Next-Generation Cockpit
• Role: UX Design Specialist
• Company: Airbus - Cockpit Research & Tech
• Year: 2018 - present
THE Context
Pilot shortage and digitalization
The commercial airline industry is facing an imminent pilot shortage, which is compounded by the high cost of training and a steep learning curve. Despite the impact of the COVID-19 crisis on travel, the pilot shortage remains a pressing concern.
Simultaneously, aviation apps designed with consumer-friendly interfaces have become ubiquitous among current pilots during flights. Furthermore, the upcoming generation of pilots, known as digital natives, also reinforces this trend. They are accustomed to digital interfaces that offer an ease-of-use lacking in the traditional cockpit.
While researching autonomous flight technology to ease pilot workload, Airbus is exploring a transition from legacy knobs and switches to a streamlined digital glass cockpit.
On the UX Design aspect, the goal is to enhance Human/Machine interaction by adopting patterns from consumer apps and video games.

SpaceX Crew Dragon's cockpit HMI is a perfect example of what we aim for.

Following the double diamond design process, we work in scaled Agile framework (SaFe), split in several multidisciplinary teams working on specific features and flight operation topics. The design is synched by transversal teams and validated by internal Airbus experts and test-pilots.

My role AS UX Design specialist
Next-Gen cockpit
Responsible and accountable on the Approach and Landing phase design: 
Setting and running co-design workshops involving Flight Operations and Human Factor engineers. Providing interaction design propositions based on needs surfaced during discovery and co-design workshops. Producing prototypes for pre-implementation design validation.

Transversal UX consulting/supporting across all phases and features teams:
Providing usability heuristics expertise and interaction design best-practices. Ensuring the design is consistent through and through.

Also providing:
Interaction Design voice on cockpit philosophy and CONOPS, individual contribution for the simulator controller HMI design, UI-sound creative direction.
At cockpit research department level
• Involvement in defining Airbus Cockpit R&T UCD strategy
• UX evangelisation

That's me (dark blue shirt) running a co-design workshop with senior engineers on another Airbus project. Any work photos of the actual next-gen cockpit are classified.


Details on the HMI's information architecture and interaction design are classified.
You could nonetheless get an idea of the product with this declassified picture showing the life-sized cockpit mockup (visible on Mines ParisTech's website).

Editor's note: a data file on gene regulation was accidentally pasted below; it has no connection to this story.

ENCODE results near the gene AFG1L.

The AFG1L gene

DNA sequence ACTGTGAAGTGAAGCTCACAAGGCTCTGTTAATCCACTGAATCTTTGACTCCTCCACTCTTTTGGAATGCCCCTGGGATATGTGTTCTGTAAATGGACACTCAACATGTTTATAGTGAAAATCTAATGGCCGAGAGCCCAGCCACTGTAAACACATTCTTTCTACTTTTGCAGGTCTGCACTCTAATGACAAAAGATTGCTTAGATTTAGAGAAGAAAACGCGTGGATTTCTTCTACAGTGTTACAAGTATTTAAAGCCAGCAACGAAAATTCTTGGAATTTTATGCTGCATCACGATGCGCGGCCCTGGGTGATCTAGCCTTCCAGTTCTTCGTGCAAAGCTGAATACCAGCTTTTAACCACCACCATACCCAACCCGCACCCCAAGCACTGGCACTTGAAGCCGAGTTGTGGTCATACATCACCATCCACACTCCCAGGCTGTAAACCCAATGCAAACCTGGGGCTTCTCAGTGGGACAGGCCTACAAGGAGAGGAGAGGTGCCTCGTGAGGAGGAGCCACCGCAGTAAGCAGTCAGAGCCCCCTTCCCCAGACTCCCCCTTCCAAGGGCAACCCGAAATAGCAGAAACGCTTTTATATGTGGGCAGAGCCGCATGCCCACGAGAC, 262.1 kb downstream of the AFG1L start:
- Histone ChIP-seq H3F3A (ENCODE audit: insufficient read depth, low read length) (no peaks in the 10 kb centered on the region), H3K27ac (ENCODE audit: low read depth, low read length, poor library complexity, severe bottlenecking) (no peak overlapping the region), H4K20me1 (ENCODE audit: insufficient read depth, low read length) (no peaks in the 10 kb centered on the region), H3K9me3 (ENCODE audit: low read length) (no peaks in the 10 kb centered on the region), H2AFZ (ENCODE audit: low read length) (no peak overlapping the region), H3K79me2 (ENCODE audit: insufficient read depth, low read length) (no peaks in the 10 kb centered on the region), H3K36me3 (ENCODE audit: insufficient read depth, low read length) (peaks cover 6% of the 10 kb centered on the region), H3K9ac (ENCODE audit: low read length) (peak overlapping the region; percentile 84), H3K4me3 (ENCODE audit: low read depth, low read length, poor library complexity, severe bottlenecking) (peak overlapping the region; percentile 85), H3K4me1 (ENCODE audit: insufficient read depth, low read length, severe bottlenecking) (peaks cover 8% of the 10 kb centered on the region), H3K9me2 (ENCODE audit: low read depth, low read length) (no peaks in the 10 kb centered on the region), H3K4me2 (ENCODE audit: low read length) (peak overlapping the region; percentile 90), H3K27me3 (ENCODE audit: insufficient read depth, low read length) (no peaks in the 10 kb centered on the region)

Also, below are some not too revealing discoveries I made while observing testers. I used them as accessibility guidance to position key elements:

Pilots hands reach and gesture accuracy
When pilots are seated and harnessed according to ergonomics and safety requirements, if their right hand is holding the side stick then they need to stretch their left arm to reach interface elements on the right screen. The same stretch limitation happens the other way when reaching elements on the left screen with the right hand.

Pilots' focus of attention
Pilots legitimately focus their attention on the world outside of the cockpit. This draws a focus of attention that centers above the screens. This was the reason testers often missed a key approach indicator (symbolised as a white dot) located at the bottom of the central display.

Cursor travel
The HMI consists of three displays. When using the KCCU ('cursor and keyboard' in aerospace jargon), interface elements at the screen edges and corners were the easiest to access. This is because the cursor can't travel beyond the screen. On the other hand, elements along the open edge (the red zones) were easily overshot since nothing obstructs the cursor's movement.

Part of my role in the transversal team involves defining the visual aspect of the interface. My proposition maintained the grey colour scheme of the previous version (as seen in the picture above). 

I brought however two drastic changes:
• I introduced subtle elevations to move away from the absolutely flat-design style. This helps differentiating the various groups of information at a glance. 
• I pushed for darker greys along bolder highlight colours. This is to create more contrast between the background and key informations. 
I also introduced subtle visual effects like glows to simulate the legacy cockpit’s buttons illuminated on/off states. Again, the flat design style created ambiguity on this crucial aspect of the UI usability.

• Key slides of the proposed mood board presentation:
• You can view the entire visual research done for this mood in this Miro board ✨


Mission-Critical Interface and Enterprise UX (eUX) are categories of products design I didn’t explore before. As always, the goal is about erasing frictions, preventing errors, ensuring clear feedback and affordance. What changes from consumer products and video-games is the total emphasis on the functional aspect. 
Pilots don’t need to romanticise their experience like sports car drivers. They don’t need to feel immersed like gamers either. They have no time for that, they are already living the dream, they are already in a real life adventure, they want efficiency. 
Also, pilots are end-users but they don't chose and purchase their own plane. The cockpit is a workplace. Pilots want an informative and perfectly usable interface first before any aesthetics. This goes to remind that, after all, the K.I.S.S. Principle so popular among the design community was coined by Kelly Johnson, an aeronautical engineer.
To be continued...
Thanks for reading!
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